Switzerland to return Abacha ‘loot’ http://www.bbc.co.uk/news/world-africa-31933083

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From BBC news : EU steps up war on people-smugglers


EU steps up war on people-smugglers http://www.bbc.co.uk/news/world-europe-31923143

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From BBC news : Best views of Mercury’s icy craters


Best views of Mercury’s icy craters http://www.bbc.co.uk/news/science-environment-31917308

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From BBC news : Kraft recalls 6m mac and cheese boxes


Kraft recalls 6m mac and cheese boxes http://www.bbc.co.uk/news/business-31935970

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From BBC news : Eastern Ukraine’s divided families


Eastern Ukraine’s divided families http://www.bbc.co.uk/news/world-europe-31903680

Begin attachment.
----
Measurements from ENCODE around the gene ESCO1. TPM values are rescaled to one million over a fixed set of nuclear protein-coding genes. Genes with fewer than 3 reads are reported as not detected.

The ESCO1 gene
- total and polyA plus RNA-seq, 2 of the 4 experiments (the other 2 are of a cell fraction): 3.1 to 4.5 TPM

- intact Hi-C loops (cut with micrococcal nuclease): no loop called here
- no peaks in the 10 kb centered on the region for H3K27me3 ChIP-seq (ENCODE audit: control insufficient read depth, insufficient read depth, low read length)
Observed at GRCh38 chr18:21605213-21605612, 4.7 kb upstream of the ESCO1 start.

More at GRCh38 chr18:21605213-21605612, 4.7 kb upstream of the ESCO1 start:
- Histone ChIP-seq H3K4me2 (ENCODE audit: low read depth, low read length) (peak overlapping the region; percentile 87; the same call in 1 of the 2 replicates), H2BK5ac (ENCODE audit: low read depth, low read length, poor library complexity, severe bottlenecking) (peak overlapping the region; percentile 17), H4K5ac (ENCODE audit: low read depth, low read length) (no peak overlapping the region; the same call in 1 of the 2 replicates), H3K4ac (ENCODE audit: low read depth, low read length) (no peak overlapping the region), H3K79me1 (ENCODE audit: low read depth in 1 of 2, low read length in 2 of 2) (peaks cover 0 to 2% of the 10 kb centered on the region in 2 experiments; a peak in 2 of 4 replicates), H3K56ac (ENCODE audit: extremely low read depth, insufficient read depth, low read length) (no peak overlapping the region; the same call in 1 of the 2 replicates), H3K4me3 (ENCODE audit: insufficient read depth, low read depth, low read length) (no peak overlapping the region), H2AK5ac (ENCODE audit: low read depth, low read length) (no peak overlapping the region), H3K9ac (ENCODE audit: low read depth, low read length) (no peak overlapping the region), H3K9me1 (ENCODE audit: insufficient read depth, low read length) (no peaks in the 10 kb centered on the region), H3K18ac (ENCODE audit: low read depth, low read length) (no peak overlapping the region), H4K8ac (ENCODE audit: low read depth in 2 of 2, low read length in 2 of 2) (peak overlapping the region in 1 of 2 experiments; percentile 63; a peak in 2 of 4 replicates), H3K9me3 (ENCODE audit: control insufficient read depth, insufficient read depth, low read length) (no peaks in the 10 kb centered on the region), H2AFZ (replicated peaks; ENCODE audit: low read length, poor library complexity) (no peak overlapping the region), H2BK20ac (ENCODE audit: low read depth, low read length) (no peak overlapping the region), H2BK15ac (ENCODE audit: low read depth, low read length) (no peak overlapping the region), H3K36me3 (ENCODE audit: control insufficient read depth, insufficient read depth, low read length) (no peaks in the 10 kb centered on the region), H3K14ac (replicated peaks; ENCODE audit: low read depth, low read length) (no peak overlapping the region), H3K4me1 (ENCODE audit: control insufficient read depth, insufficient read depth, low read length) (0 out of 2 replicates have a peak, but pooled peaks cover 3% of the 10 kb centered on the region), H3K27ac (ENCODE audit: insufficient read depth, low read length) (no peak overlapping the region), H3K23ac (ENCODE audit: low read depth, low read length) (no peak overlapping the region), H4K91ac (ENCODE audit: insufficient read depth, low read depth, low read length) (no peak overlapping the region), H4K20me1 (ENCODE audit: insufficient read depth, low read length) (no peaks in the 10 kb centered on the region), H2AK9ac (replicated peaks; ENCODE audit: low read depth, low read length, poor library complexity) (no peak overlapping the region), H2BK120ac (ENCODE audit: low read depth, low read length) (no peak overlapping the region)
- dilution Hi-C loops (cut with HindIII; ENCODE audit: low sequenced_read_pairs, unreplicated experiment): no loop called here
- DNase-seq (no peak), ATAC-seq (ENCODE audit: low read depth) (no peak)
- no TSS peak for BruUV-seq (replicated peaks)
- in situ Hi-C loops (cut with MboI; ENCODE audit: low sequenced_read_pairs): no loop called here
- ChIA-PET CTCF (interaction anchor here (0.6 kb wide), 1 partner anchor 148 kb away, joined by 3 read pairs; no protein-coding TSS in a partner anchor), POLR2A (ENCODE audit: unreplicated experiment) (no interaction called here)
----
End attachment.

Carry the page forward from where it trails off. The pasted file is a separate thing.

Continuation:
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From BBC news : Who is ‘The Archangel of Death’ fighting IS?


Who is ‘The Archangel of Death’ fighting IS? http://www.bbc.co.uk/news/blogs-trending-31913278

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From BBC news : Lawyer for ‘Bin Laden doctor’ killed


Lawyer for ‘Bin Laden doctor’ killed http://www.bbc.co.uk/news/world-asia-31930913

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From BBC news : US veteran ‘tried to join IS’


US veteran ‘tried to join IS’ http://www.bbc.co.uk/news/world-us-canada-31926296

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From BBC news : Syria claims downing of US drone


Syria claims downing of US drone http://www.bbc.co.uk/news/world-middle-east-31932233

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From BBC news : No clear winner in Israeli vote